Vietnam's new regulatory limits on unsecured consumer-finance personal loans will pressure the business models of more-exposed companies over the next few years, says Fitch Ratings.
The rules highlight regulatory efforts to temper risks from rising consumer leverage, following aggressive consumer credit growth over the past few years. However, they may also push industry competition towards other product segments as lenders seek to grow.
The State Bank of Vietnam's Circular 18, released in late 2019, caps the ratio of personal loans for a finance company to 70% of its total consumer loans from January 2021. This falls to 60% from 2022, 50% from 2023 and 30% by 2024. Only customers with total personal loans exceeding VND20 million (US$860) with the company will count towards the cap. Such unsecured loans are typically higher-risk and known as 'cash loans' locally.
The rules also add to consumer protection requirements, which should strengthen the sector's social and governance aspects if well-enforced.
The transition timeline follows a year-long industry consultation and provides breathing room for more-concentrated lenders to adjust their portfolios. However, companies will still have to grapple with the challenge of diversifying their loan portfolios while maintaining growth and profitability.
The rules are likely to weigh on industry receivables growth, as we estimate that cash loans accounted for over half of total loans of the top-three finance companies in 2018.
Fitch Ratings believes larger, more established finance companies are better-placed to meet the new requirements. The two largest financiers - FE Credit and Home Credit Vietnam Finance Company Limited - have significant exposure to cash loans. Such loans were roughly 73% of FE Credit's and 58% of Home Credit
Vietnam's total loans at end-March 2019 and end-2018, respectively, based on a catch-all cash-loan definition. However, the companies should be able to reposition their portfolios over the next four years in light of their broad distribution networks and product sets.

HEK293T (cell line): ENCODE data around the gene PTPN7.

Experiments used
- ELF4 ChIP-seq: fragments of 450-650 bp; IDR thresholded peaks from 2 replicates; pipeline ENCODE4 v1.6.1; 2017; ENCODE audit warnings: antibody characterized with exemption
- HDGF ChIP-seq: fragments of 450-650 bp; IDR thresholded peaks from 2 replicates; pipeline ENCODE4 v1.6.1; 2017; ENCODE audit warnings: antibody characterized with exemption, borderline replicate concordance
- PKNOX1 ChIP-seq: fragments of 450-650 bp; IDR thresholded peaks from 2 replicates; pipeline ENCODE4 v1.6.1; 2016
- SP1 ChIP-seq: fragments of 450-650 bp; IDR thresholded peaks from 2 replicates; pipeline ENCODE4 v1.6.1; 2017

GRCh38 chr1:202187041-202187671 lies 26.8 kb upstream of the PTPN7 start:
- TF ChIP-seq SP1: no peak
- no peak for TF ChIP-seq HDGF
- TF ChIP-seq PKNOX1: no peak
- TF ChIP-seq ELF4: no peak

The third-largest competitor, HD Saison, should be barely affected by the rules, as cash loans only accounted for around 32% of its total loans at end-2018.
In contrast, newer, smaller companies that concentrate on cash loans may find it harder to shift their business models. They may need to develop additional product expertise and distribution channels to diversify away from cash loans. This may entail greater investment cost and execution risk in testing new business models and product lines.
Fitch expects the operating environment and business models of Vietnam's consumer-finance companies to continue to evolve rapidly. Margins are likely to be compressed in other consumer-finance products as companies seek to expand beyond cash loans.
Credit cards, an emerging product for consumer-finance companies, and durable-goods financing may be two such products. Industry profitability remains attractive, but returns have narrowed amid increased competition from new entrants, including some subsidiaries of local banks and fresh capital from large regional financial institutions.
Greater exposure to credit cards may bring finance companies into closer competition with banks, which generally enjoy greater benefits of scale and access to lower cost, more stable deposit funding.
Relationships with foreign shareholders who can transfer product know-how or help lower funding costs will be an advantage, though any imported expertise will still need to be calibrated to local conditions. Korea's Shinhan Card Co., Ltd., Lotte Card Co., Ltd. and Hyundai Card Co., Ltd. and Japan's Shinsei Bank, Limited have each purchased or are in the process of purchasing stakes in Vietnamese finance companies in recent years.